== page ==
By Joseph A. Curtatone
(The opinions and views expressed in the commentaries of The Somerville News belong solely to the authors of those commentaries and do not reflect the views or opinions of The Somerville News, its staff or publishers.)
In case you haven’t heard, Somerville is in the midst of a bit of a baby boom. The past six years have seen an upward spike in the number of births for Somerville residents. We’re approaching more than 1,000 births per year – we had 970 in 2012 – which is a figure we have not seen since the 1970s.
It fits in with a national trend. The Millennial Generation is hitting its prime parenting years. The children being born today will become part of the next mega-generation, like their parents (the Millennials) and their grandparents (the Boomers).
And this is particularly important in Somerville because the Millennials make up roughly 40 percent of our population. As those young families start having babies, it’s going to completely change the makeup of our city. This is a transformational occurrence for Somerville, and it’s a good thing.
If I had to make one criticism of Somerville, it’s that we need more kids. We have great neighborhoods, parks and playgrounds, but there are not enough kids in them. Those of us who grew up here in the 1950s, 1960s and 1970s can remember when there were children everywhere you looked, on their bikes, playing sports and just goofing around in their neighborhoods having fun.
When people talk about what they miss from the good, old days, they mostly mean that Somerville was a tight-knit community with lots of families. Well, here comes a new generation of young families capable of bringing back those good, old days. Our challenge is to keep them here in Somerville.
What drew these Millennials to Somerville in the first place is that the city is an awesome place to live. We have great neighborhoods, bustling city squares and cool events happening all the time. We have an immensely diverse city filled with artists and musicians. Somerville is one of the most stimulating, positive and culturally enriching places in America.
Now we need those young families, who already love living here, to recognize that their kids can have awesome childhoods growing up in this awesome place to live. With that in mind, we are kicking off the SomerPlay initiative to turn our neighborhoods into what some have started to call playborhoods.
The playborhood idea is to have groups of neighbors band together to turn their blocks into play zones. It could be as simple as setting a designated time when parents take to their front porches and let the kids have the run of the neighborhood.
Others are looking to throw more block parties, and the city is streamlining the permitting process for that and other good SomerPlay ideas. Some are even thinking of having a regular street closure so that the neighborhood kids can get out without having to worry about traffic.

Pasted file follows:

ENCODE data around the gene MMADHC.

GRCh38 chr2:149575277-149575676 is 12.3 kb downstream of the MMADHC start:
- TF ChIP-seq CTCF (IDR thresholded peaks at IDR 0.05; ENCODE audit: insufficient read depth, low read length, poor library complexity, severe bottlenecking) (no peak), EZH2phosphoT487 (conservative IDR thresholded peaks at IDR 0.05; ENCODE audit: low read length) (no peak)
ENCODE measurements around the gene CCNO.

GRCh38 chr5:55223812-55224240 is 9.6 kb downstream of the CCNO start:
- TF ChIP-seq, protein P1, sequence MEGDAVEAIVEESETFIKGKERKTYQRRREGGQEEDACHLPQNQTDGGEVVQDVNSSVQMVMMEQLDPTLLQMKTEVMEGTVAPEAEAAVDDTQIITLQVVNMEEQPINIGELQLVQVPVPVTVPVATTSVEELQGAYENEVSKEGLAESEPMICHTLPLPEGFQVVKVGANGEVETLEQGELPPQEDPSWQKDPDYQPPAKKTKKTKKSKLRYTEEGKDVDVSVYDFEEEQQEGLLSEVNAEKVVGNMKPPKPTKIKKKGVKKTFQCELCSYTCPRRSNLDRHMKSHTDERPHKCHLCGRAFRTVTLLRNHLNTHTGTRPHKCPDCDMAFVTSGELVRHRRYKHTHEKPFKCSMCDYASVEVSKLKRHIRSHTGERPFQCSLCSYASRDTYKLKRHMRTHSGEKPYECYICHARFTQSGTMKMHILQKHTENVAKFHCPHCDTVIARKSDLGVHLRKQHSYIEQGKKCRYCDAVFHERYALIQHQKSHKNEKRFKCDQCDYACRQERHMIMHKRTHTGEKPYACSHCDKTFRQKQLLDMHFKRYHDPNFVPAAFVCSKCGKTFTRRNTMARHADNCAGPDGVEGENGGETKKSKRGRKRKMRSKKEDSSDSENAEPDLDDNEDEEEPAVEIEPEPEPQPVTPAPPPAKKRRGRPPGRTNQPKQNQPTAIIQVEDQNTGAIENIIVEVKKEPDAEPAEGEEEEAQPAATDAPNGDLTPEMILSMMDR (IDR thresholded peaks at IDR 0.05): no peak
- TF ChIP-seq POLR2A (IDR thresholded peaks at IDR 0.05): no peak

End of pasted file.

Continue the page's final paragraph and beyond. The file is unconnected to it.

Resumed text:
Half a dozen neighborhood groups are already drumming up ideas and I hope to see proposals streaming in from across the city. I also hope you’ll come to our SomerPlay brainstorming session on Thursday, May 16 (visit the city website for details). We want parents brainstorming about ways to make the neighborhoods more play-friendly, and we want to see that on every block. If you haven’t heard of a group working on this where you live, then I hope you will start one.
It’s going to take some creative thinking. What we hear back from parents is that traffic is their top concern when it comes to sending their kids out to play in Somerville. We do not have the sleepy cul-de-sacs you find in the suburbs. We have a lot of cars driving around on our streets. Eight new T stations will help cut down on that traffic, but we’re trying to figure out ways to lessen cut-through traffic on side streets.
We’re thinking about creating pedestrian paths to our parks and playgrounds, so kids don’t have to cross busy streets. We’re establishing walking school buses to and from our neighborhood schools.
We want to create more indoor recreational opportunities during the cold weather months. We want to add cool new play features like forts. We want more picnic tables and outdoor grills to encourage families to get outside together. We want more community gardens and gathering spaces. In general, we want to make the idea of you and your kids outside in your neighborhood the most natural thing on earth.
The demographic shift is happening right now. We have the opportunity to make Somerville the most family-friendly city anywhere. What we need is neighborhoods to band together and for people to share their best ideas.
I always talk about making Somerville a great place to live, work, play and raise a family. The last two items in that list are not just throwaway notions. I know Somerville can be a city teeming with children at play. I’ve lived it.
I want this new generation of kids to claim our neighborhoods as their own.